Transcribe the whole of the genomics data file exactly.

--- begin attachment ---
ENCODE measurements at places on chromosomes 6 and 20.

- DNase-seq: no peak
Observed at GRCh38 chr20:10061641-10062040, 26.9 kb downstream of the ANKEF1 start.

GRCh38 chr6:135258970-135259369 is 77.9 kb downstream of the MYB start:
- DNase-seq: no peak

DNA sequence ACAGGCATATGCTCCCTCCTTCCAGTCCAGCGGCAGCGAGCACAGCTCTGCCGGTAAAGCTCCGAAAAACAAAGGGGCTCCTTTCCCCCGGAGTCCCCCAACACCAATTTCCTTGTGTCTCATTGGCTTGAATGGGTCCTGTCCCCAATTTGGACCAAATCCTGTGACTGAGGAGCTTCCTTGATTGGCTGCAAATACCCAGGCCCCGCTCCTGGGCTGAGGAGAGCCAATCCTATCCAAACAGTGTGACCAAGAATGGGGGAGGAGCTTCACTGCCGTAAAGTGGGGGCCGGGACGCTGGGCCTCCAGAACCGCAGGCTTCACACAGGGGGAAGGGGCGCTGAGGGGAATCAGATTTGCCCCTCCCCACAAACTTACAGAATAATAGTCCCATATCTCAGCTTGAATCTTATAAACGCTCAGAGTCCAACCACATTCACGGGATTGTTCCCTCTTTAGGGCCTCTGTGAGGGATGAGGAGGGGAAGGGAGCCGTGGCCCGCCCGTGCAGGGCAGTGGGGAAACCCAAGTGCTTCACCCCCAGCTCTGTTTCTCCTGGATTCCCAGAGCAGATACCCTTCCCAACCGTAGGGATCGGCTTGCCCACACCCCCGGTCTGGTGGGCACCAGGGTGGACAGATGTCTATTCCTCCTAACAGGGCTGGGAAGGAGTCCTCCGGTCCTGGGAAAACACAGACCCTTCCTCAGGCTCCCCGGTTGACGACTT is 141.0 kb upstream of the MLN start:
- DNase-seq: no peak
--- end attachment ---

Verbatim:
ENCODE measurements at places on chromosomes 6 and 20.

- DNase-seq: no peak
Observed at GRCh38 chr20:10061641-10062040, 26.9 kb downstream of the ANKEF1 start.

GRCh38 chr6:135258970-135259369 is 77.9 kb downstream of the MYB start:
- DNase-seq: no peak

DNA sequence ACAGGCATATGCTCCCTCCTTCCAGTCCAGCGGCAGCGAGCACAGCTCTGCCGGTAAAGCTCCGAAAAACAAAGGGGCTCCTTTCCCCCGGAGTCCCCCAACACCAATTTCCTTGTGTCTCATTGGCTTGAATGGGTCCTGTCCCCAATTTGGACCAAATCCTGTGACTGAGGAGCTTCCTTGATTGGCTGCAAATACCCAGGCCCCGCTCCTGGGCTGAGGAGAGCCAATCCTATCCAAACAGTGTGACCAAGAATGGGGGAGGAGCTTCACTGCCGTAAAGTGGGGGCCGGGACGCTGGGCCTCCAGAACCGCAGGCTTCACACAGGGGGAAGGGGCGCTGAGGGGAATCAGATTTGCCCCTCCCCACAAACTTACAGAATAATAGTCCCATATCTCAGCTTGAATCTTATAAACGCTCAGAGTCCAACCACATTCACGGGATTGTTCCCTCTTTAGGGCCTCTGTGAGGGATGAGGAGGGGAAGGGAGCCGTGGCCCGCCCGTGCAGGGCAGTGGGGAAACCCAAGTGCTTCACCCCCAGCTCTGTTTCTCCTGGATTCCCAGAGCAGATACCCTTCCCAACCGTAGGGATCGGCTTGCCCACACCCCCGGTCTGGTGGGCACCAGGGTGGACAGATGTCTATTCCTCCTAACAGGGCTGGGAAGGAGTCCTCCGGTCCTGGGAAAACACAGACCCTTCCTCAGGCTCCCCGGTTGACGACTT is 141.0 kb upstream of the MLN start:
- DNase-seq: no peak